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AUCTION 21

October 26, 2007

“Marcho con mi egército para Puebla y Mégico, no os lo oculto”
Rare Propaganda Broadside in Spanish Issued by General Scott

182. [MEXICAN-AMERICAN WAR]. UNITED STATES. ARMY. (Winfield Scott). El General en Gefe de los Egércitos de los Estados-Unidos de América, á la Nación Megicana! [ornamental device] [text commences] Megicanos: Los últimos sucesos de la guerra y las providencias que en consecuencia ha dictado vuestro gobierno, me ponen en el deber de dirigirme á vosotros para demostraros verdades que ignoráis, porque os las ocultan maliciosamente.... [signed in print and dated at end]: Winfield Scott. Cuartel general del Egèrcito. Jalapa, Mayo 11 de 1847. [Jalapa, 1847]. Broadside (36.3 x 24 cm), printed in two columns on wove paper. Trimmed close, creased where formerly folded, upper right blank corner wanting (no loss of text), small hole at lower left (no loss of text). Very good condition for an ephemeral bando publicly posted in Mexico to a likely hostile populace who probably felt no desire to preserve such an unwelcome communication. Very rare.

            First edition, the bando issue (also published in smaller format, 2 pp., printed on recto and verso). Garrett, The Mexican-American War, p. 501 (holds both this bando issue and the 2 pp. issue). Howell, Americana 396 (2 pp., small format). Among the points Scott makes in this proclamation issued on the march to Puebla and Mexico City is that the U.S. Army has done nothing untoward during its time in Mexico–they have not raided churches, abused women, or occupied private property, no matter what people have been told. He even states that a large part of the U.S. Army, like a large part of the U.S. population, is Catholic, something of an exaggeration, to say the least. Despite these blandishments, the Mexican population could hardly have failed to understand the veiled threat behind this proclamation.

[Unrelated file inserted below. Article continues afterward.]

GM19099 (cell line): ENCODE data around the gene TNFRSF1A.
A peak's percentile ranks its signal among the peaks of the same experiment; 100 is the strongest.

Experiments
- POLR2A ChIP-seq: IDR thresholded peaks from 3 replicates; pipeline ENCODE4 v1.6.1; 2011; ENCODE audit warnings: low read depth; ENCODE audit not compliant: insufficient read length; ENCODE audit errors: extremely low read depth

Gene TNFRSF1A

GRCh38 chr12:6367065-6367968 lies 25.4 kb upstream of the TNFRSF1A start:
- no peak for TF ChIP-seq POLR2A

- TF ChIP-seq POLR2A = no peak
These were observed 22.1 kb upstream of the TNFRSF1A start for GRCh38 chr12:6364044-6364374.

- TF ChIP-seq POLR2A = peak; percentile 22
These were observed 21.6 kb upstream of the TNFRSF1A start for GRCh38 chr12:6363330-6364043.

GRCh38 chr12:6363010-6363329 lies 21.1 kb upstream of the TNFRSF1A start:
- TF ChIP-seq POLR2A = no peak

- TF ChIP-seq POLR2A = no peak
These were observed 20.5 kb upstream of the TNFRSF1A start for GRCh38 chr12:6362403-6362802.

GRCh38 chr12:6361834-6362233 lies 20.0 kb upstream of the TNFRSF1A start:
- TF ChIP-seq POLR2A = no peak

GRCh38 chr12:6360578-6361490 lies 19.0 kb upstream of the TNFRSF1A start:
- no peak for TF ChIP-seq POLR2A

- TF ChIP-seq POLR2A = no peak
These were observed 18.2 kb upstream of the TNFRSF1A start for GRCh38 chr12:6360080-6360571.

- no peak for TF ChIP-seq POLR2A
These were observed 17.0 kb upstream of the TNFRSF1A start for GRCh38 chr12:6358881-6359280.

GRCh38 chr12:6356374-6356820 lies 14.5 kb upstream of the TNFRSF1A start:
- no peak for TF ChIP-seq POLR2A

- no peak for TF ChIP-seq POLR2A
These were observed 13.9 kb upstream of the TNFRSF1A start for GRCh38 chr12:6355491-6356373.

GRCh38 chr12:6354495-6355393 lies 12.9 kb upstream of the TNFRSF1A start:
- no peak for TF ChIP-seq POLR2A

Kurutz & Mathes, The Forgotten War, pp. 61-62:

General Winfield Scott dismisses the conflict with Mexico as a political conflict brought on by pro-war factions in both nations and as an inevitability, stating that the causes and blame for the war are of little import or relevance. The United States sought to aid in the defeat of monarchism under Mariano Paredes, but was mistaken, as may have been many Mexicans, in judging the intentions of Antonio López de Santa-Anna. The invasion of Veracruz and the battles of Buenavista and Cerro Gordo are blamed on Santa-Anna, and the tragedy of the war and high casualties are attributed to political manipulation and corruption. Respect for the Church and clergy and for private property is promised. Stating that the United States has always been desirous of peace, Scott appeals to the people to cease being puppets of ambitious politicians, but states that if the war continues, 100,000 fresh troops will arrive and that if guerrillas continue to be formed, action will be taken against them and the war prolonged. He declares he will march on Puebla and the City of Mexico, but asks for peace, friendship, and unity, stating that the war will continue only if the people elect to pursue it. ($750-1,500)

Sold. Hammer: $750.00; Price Realized: $881.25

Auction 21 Abstracts

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